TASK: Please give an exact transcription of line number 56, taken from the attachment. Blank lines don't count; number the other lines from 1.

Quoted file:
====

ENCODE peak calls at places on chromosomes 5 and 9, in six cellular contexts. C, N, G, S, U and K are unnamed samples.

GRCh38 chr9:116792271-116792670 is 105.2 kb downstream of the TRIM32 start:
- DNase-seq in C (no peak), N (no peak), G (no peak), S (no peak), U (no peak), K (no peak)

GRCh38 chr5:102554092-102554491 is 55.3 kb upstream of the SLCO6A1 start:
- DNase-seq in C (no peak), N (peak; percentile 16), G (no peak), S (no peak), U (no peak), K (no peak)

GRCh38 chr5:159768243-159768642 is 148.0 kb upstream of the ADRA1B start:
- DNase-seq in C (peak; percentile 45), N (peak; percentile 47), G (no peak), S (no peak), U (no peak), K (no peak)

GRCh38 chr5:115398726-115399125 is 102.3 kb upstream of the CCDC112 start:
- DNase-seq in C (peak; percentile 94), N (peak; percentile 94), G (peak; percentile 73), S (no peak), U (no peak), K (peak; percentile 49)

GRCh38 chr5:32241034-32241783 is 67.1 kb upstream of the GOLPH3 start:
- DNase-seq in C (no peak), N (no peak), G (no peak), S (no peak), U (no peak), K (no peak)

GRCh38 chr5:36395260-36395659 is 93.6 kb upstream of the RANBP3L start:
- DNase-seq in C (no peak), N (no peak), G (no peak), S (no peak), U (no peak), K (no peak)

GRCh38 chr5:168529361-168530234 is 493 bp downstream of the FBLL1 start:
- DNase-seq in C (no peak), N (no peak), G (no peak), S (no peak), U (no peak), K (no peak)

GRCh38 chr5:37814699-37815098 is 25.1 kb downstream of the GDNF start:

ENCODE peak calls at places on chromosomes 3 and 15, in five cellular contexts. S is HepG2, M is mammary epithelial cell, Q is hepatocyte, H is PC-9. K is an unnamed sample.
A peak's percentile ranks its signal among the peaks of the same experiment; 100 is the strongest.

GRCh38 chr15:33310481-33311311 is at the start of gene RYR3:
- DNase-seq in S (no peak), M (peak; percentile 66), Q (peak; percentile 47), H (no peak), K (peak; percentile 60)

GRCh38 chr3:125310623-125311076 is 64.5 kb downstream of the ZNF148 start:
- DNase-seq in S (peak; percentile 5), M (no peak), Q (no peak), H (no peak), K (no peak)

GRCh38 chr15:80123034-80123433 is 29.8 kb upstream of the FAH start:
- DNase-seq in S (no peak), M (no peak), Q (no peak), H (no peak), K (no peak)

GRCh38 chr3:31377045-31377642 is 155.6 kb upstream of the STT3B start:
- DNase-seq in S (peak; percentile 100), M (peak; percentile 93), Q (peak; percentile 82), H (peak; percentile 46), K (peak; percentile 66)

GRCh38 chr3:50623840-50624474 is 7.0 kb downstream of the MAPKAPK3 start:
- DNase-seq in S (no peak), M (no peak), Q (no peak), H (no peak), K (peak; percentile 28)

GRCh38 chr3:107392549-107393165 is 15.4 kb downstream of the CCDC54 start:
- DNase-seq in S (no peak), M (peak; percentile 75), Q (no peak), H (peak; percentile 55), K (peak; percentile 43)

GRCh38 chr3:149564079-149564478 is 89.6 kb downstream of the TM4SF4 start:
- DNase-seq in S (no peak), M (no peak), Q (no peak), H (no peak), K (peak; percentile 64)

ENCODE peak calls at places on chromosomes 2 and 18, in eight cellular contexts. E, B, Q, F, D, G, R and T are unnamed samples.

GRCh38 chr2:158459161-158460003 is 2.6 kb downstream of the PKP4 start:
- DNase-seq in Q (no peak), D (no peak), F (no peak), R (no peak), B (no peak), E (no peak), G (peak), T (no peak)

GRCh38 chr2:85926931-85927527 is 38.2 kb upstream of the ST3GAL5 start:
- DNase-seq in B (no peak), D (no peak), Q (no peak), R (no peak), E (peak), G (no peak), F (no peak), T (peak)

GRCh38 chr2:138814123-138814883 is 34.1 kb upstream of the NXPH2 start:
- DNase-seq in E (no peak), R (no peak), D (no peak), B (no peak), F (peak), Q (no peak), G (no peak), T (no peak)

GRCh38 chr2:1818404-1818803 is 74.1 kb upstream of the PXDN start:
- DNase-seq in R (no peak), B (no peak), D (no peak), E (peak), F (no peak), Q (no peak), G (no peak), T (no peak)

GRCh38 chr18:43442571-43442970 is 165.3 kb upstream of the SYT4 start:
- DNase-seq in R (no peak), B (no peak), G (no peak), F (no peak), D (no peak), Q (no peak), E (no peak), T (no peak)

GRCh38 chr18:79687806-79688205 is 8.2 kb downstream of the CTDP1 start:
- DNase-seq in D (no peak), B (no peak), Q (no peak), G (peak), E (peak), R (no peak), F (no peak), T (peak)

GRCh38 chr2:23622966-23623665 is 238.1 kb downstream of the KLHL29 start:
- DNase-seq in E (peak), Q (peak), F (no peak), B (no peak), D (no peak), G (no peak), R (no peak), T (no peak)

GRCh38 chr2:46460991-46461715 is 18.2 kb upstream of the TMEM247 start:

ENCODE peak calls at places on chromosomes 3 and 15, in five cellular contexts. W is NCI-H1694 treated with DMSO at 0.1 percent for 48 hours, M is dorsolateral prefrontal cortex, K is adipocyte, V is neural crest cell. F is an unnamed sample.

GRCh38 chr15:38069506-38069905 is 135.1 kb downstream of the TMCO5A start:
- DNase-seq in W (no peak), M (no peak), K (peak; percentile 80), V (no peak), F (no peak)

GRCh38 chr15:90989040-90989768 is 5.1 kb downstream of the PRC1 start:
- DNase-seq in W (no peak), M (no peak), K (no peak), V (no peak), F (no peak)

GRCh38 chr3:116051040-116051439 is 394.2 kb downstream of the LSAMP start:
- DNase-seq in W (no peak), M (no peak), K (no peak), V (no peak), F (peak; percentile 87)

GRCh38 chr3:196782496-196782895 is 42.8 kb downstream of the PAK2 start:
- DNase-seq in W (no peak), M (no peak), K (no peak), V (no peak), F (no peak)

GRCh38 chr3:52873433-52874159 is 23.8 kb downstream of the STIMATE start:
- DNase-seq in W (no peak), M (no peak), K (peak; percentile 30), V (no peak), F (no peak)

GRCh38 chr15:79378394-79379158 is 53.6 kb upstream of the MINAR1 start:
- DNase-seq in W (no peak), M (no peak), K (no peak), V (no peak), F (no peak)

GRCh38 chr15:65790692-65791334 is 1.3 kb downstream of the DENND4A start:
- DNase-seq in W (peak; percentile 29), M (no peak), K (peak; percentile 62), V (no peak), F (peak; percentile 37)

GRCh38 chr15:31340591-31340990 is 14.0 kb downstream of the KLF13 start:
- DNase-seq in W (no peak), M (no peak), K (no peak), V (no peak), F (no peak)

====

GRCh38 chr3:196782496-196782895 is 42.8 kb downstream of the PAK2 start: